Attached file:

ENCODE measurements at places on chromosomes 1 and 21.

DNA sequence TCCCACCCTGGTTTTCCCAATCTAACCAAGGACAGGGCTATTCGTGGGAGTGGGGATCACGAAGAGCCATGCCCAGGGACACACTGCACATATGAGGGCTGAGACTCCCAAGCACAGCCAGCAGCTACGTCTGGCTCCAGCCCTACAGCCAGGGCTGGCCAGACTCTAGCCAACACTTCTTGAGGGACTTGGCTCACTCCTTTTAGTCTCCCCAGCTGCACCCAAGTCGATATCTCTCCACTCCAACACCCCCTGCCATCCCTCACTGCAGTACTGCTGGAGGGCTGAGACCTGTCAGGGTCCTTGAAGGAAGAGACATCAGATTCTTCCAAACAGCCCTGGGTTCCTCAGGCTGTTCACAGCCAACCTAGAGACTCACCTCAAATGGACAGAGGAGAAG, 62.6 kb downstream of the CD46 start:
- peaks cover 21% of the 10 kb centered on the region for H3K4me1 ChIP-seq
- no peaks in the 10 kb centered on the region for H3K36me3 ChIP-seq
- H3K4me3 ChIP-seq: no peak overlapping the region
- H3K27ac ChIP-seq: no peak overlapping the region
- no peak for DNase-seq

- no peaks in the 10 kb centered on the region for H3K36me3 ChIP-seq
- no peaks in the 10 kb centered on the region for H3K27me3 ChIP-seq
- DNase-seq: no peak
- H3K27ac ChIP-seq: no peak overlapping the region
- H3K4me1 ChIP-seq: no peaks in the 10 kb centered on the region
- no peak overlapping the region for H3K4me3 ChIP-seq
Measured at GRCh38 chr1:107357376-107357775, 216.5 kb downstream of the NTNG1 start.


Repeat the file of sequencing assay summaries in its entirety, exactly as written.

ENCODE measurements at places on chromosomes 1 and 21.

DNA sequence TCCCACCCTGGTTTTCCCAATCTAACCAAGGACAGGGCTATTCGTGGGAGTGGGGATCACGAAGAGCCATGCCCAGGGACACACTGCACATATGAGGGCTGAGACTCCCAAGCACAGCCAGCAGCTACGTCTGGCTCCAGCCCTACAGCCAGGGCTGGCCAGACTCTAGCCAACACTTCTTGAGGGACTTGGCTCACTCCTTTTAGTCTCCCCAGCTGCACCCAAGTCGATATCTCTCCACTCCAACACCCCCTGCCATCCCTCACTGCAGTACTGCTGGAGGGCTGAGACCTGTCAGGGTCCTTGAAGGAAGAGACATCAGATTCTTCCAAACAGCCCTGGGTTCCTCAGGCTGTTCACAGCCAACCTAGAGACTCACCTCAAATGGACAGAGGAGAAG, 62.6 kb downstream of the CD46 start:
- peaks cover 21% of the 10 kb centered on the region for H3K4me1 ChIP-seq
- no peaks in the 10 kb centered on the region for H3K36me3 ChIP-seq
- H3K4me3 ChIP-seq: no peak overlapping the region
- H3K27ac ChIP-seq: no peak overlapping the region
- no peak for DNase-seq

- no peaks in the 10 kb centered on the region for H3K36me3 ChIP-seq
- no peaks in the 10 kb centered on the region for H3K27me3 ChIP-seq
- DNase-seq: no peak
- H3K27ac ChIP-seq: no peak overlapping the region
- H3K4me1 ChIP-seq: no peaks in the 10 kb centered on the region
- no peak overlapping the region for H3K4me3 ChIP-seq
Measured at GRCh38 chr1:107357376-107357775, 216.5 kb downstream of the NTNG1 start.